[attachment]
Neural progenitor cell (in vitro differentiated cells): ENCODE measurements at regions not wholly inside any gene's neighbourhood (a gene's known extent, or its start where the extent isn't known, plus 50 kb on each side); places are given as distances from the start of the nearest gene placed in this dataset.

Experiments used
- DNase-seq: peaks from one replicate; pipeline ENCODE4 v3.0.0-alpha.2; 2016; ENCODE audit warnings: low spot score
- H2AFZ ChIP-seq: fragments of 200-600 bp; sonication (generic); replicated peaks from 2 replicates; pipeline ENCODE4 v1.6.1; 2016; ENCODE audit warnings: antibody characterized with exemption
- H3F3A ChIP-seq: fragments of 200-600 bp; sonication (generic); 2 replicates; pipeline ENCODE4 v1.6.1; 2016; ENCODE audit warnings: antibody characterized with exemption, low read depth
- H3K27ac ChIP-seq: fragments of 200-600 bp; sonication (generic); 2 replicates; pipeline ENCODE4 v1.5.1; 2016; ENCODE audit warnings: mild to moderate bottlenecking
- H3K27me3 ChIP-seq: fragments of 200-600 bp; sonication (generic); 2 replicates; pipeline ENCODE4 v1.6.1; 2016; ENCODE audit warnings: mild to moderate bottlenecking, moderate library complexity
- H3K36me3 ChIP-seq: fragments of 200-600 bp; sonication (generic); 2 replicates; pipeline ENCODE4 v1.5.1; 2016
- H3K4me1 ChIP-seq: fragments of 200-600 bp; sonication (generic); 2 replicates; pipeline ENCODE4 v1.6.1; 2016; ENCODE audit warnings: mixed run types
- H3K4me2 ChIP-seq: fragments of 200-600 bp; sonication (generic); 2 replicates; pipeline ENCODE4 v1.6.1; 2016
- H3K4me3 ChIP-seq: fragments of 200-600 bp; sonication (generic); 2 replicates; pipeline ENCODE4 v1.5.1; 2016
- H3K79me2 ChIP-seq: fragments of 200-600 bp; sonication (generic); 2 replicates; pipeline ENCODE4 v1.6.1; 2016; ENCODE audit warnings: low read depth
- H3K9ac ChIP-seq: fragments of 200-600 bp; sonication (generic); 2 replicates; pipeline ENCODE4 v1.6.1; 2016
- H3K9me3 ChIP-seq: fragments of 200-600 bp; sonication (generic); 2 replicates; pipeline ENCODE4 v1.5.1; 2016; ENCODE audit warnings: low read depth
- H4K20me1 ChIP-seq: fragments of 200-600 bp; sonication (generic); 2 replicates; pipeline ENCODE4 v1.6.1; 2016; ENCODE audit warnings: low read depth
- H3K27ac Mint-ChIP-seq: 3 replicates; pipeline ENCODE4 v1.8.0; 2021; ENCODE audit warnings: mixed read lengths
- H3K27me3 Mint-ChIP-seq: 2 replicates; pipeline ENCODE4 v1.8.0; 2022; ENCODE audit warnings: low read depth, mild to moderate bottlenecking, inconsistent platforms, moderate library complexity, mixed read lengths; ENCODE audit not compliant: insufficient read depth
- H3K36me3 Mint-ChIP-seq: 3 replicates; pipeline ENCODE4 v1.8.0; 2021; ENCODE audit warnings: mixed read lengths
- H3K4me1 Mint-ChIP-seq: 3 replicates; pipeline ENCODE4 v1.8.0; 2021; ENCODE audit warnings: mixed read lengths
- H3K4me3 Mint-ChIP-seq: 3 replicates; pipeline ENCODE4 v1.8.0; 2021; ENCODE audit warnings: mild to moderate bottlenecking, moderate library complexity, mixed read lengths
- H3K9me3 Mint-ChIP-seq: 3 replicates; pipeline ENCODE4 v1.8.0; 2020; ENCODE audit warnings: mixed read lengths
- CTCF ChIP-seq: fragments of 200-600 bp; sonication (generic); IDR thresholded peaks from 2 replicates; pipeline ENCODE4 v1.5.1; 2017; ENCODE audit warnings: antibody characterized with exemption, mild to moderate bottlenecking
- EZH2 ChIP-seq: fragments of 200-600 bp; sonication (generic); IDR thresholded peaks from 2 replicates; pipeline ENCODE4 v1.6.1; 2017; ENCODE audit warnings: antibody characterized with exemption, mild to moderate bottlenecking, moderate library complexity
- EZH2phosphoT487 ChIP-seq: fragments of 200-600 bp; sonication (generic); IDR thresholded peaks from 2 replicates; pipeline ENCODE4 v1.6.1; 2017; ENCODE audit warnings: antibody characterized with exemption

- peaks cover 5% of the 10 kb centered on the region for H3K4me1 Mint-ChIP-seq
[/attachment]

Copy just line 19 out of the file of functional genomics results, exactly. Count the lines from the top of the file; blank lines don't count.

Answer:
- H3K4me1 Mint-ChIP-seq: 3 replicates; pipeline ENCODE4 v1.8.0; 2021; ENCODE audit warnings: mixed read lengths